In response to proposed rule it calls for better education about information blocking, eliminating penalties that discourage value-based care participation
Many of the government’s proposed methods for preventing information blocking among health care providers are unnecessary and would harm patients, according to the National Association of Accountable Care Organizations (NAACOS).
In its written response to the proposed rule containing the penalties for engaging in information blocking, NAACOS called the penalties “punitive” and said they would diminish ACOS’ efforts to improve patient care.
The responses were included in a January 2 letter the association sent to Chiquita Brooks-LaSure, Administrator of the Centers for Medicare and Medicaid Services, and Micky Tripathi, National Coordinator for Health Information Technology.
The proposed rule, part of the 21st Century Cures Act, would screen ACOs, their participants, and their providers/suppliers for engagement in information blocking. Those found to have done so would be removed from or denied approval to participate in the Medicare Shared Savings Program (MSSP) for a least one year.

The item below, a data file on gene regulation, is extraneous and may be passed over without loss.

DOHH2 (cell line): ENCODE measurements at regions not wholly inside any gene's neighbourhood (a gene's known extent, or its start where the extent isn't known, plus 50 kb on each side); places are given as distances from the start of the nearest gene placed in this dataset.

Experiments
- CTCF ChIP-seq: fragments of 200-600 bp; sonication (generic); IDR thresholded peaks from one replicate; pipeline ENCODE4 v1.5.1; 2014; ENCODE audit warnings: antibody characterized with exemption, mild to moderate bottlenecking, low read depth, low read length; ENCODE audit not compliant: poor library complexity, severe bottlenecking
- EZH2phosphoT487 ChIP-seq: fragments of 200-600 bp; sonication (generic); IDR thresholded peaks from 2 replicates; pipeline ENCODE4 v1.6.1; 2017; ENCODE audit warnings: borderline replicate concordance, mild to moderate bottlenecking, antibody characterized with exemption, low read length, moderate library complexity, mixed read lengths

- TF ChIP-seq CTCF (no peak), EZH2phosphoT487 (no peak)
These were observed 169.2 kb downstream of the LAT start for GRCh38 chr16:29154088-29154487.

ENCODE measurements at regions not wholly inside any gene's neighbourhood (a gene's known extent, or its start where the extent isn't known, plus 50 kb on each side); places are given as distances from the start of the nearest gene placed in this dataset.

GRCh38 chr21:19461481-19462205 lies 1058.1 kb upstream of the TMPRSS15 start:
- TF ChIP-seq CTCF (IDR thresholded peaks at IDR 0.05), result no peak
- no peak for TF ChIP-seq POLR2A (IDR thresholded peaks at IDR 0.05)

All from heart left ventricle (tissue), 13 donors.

In its letter, NAACOS says that sharing data is critical to the operation of value-based care models such as ACOs. Consequently, ACOs already have incentives to share data and report information blocking. “Imposing penalties that prohibit participation in value-based care models is counterintuitive and penalizes patients,” it says. “Any approach that prohibits participation in value-based care is overly punitive and inappropriate.”
In place of the proposed penalties for information blocking, NACCOS recommends that CMS:
NAACOS represents more than 400 ACOs in Medicare, Medicaid and commercial insurance working on behalf of health systems and physician provider organizations to improve health care quality and reduce costs.